Oct 15, 2019

NASA unveils new spacesuit for the Moon and more

NASA administrator Jim Bridenstine with spacesuit engineers Amy Ross and Kristine Davis during a demonstration of the new spacesuit. Photo: NASA/Joel Kowsky

NASA's newest spacesuits are designed to allow astronauts to explore the Moon as never before.

Why it matters: The new spacesuits are a key component of NASA's Artemis mission, which is expected to bring humans back to the surface of the Moon by 2024, as directed by the Trump administration.

Details: The suit — called the xEMU — represents an upgrade from the Apollo-era spacesuits used on the lunar surface decades ago.

  • The xEMU has flexible joints to allow astronauts on the Moon's surface to be able to pick up rocks and investigate interesting samples more easily than the stiff suits used by Apollo moonwalkers.
  • It is also made to function in microgravity when needed and will be custom fit to each astronaut who wears one, according to NASA. The space agency also plans to adjust the suit for use on Mars one day.
  • The suit is designed to withstand the extremes of life on the Moon, functioning through temperatures as low as -250°F and as high as 250°F.

"We want you to not have to think about the suit at all," NASA spacesuit engineer Lindsay Aitchison told Axios in July of the agency's plans for the xEMU. "Anything you do just feels like working in your regular shirtsleeves."

But, but, but: The Artemis program still suffers from a lack of support in Congress, and the 2024 landing deadline is an ambitious one that will require billions of dollars in funding between now and then.

Go deeper: NASA needs a new spacesuit

Go deeper

Why an all-female spacewalk took so long

NASA astronaut Christina Koch takes a selfie during a spacewalk. Photo: NASA

As NASA aims to make spaceflight more inclusive and equitable, outdated ideas about women and their fitness for certain aspects of spaceflight still persist.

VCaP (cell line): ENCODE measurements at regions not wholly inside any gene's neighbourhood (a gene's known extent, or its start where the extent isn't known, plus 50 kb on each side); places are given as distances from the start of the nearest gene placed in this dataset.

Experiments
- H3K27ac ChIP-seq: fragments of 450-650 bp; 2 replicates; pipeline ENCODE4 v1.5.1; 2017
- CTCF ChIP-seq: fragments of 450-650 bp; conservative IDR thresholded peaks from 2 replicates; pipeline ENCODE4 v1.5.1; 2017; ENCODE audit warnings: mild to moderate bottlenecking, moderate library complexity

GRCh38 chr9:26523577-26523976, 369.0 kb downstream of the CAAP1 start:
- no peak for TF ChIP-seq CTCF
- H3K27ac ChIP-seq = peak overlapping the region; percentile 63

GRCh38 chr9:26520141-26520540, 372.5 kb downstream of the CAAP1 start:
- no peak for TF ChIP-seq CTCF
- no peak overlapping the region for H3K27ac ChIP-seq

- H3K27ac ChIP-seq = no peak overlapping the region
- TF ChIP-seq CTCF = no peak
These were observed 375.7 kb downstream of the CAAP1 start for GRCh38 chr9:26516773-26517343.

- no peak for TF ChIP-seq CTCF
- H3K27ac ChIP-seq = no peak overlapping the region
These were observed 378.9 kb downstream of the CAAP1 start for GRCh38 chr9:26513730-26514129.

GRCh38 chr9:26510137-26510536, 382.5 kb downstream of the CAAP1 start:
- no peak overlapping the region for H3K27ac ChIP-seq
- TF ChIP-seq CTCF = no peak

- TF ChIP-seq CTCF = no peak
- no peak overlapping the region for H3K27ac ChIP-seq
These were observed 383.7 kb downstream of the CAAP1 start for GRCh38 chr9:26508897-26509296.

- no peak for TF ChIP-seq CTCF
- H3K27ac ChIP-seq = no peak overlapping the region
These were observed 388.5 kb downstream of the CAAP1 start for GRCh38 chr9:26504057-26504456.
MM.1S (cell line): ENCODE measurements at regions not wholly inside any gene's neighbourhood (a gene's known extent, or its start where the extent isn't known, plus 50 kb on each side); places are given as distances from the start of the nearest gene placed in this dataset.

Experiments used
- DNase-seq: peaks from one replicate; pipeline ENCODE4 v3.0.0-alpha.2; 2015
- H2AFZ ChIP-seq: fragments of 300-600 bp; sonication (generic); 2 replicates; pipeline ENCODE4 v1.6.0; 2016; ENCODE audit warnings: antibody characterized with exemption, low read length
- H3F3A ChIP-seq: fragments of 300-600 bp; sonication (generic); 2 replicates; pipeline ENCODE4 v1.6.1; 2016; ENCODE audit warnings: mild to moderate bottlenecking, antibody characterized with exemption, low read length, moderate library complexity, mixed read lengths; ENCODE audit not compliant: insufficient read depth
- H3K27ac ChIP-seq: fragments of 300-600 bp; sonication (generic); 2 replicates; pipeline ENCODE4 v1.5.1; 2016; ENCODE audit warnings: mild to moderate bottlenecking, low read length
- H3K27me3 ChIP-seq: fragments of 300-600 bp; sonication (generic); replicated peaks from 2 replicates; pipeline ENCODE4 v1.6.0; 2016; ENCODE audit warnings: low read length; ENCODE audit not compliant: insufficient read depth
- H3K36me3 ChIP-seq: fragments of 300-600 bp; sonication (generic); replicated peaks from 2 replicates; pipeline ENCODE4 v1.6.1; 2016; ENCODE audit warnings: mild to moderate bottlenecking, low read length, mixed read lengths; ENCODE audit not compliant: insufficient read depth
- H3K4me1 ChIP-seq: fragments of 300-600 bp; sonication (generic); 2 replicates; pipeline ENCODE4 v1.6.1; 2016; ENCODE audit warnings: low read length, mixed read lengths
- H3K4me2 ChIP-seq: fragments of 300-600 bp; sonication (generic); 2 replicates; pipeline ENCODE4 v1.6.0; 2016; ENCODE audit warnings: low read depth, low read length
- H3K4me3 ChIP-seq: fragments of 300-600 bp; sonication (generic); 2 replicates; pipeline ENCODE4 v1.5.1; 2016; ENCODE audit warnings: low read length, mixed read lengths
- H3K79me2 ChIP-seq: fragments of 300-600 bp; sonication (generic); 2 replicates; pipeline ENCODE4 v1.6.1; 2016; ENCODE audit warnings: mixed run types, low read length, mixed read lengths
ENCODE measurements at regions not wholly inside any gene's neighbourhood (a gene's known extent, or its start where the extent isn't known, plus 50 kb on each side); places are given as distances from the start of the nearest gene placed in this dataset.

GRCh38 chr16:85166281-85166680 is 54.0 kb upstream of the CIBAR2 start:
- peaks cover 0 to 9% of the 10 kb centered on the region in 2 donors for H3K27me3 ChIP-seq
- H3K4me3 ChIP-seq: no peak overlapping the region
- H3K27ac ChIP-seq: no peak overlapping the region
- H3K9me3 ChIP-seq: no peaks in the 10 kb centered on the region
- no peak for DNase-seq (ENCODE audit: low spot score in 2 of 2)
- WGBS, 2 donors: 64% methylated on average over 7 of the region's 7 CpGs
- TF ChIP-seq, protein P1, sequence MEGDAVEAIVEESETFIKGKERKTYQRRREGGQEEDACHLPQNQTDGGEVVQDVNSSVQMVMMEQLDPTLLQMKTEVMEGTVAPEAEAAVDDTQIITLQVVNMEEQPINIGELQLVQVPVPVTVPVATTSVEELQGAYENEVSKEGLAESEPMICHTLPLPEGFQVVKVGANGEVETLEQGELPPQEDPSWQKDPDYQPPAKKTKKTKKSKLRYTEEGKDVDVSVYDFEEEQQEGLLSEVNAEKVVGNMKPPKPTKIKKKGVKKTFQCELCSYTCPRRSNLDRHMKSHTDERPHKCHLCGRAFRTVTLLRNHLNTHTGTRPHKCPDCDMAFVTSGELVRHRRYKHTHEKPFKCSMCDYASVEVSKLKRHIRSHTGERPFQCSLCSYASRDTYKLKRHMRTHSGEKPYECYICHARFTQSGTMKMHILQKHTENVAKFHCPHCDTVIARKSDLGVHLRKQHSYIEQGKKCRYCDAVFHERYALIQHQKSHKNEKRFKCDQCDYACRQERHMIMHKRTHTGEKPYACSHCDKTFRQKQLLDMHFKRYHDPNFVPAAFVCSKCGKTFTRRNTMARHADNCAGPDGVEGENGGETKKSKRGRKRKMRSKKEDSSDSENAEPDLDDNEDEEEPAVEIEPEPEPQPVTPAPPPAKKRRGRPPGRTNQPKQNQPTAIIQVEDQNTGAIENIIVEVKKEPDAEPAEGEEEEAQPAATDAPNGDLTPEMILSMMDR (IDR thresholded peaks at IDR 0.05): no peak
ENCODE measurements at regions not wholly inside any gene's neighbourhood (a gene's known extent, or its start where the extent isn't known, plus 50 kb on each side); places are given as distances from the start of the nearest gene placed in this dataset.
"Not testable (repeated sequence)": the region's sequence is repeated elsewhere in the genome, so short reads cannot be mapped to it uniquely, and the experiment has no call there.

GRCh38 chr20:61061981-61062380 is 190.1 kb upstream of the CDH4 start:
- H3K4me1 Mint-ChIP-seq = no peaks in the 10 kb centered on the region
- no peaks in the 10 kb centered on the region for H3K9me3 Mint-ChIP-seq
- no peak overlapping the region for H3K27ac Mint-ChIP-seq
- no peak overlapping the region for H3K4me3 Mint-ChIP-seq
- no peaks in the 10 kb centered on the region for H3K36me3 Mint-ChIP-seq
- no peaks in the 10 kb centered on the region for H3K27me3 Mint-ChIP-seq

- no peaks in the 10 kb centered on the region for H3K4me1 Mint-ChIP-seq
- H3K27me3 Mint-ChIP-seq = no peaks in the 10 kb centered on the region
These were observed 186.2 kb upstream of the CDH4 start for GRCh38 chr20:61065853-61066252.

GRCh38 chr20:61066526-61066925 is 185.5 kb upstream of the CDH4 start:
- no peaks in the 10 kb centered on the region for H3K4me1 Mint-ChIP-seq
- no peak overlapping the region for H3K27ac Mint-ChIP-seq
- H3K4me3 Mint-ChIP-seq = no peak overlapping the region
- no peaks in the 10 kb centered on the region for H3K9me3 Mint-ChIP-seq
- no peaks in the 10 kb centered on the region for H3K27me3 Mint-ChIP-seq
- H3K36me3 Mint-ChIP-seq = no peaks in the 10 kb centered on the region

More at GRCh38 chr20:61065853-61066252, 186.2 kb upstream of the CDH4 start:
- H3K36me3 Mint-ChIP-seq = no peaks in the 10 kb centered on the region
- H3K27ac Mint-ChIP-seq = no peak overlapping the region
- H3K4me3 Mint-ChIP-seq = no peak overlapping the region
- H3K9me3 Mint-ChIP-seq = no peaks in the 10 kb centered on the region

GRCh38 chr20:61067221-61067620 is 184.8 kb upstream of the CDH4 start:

Driving the news: During a press briefing ahead of the historic all-female spacewalk on Friday, NASA's acting associate administrator for human exploration Ken Bowersox suggested that it took this long for two women to go on a spacewalk together in part because women's bodies aren't as fit for spacewalking as men's.

Go deeperArrowOct 22, 2019

NASA has a new head of human spaceflight

Photo: NASA

Former Department of Defense official Douglas Loverro has been named NASA's new head of human spaceflight after a months-long search.

Why it matters: Loverro will help lead NASA's push to the Moon as part of its Artemis program to land astronauts back on the lunar surface by 2024, as directed by the Trump administration.

Read moreArrowOct 16, 2019

NASA mission aims to map water ice on moon's south pole for the first time

NASA administrator Jim Bridenstine on Oct. 15. Photo: Andrew Caballero-Reynolds/AFP via Getty Images

NASA announced Friday plans to send the Volatiles Investigating Polar Exploration Rover (VIPER) to the Moon in Dec. 2022 to study the concentration of water ice.

Why it matters: VIPER will gather data to inform NASA's first global water resource maps of the Moon. The mission's project manager, Daniel Andrews, said VIPER will help answer the question of "if the Moon could really contain the amount of resources we need to live off-world."

Go deeperArrowOct 26, 2019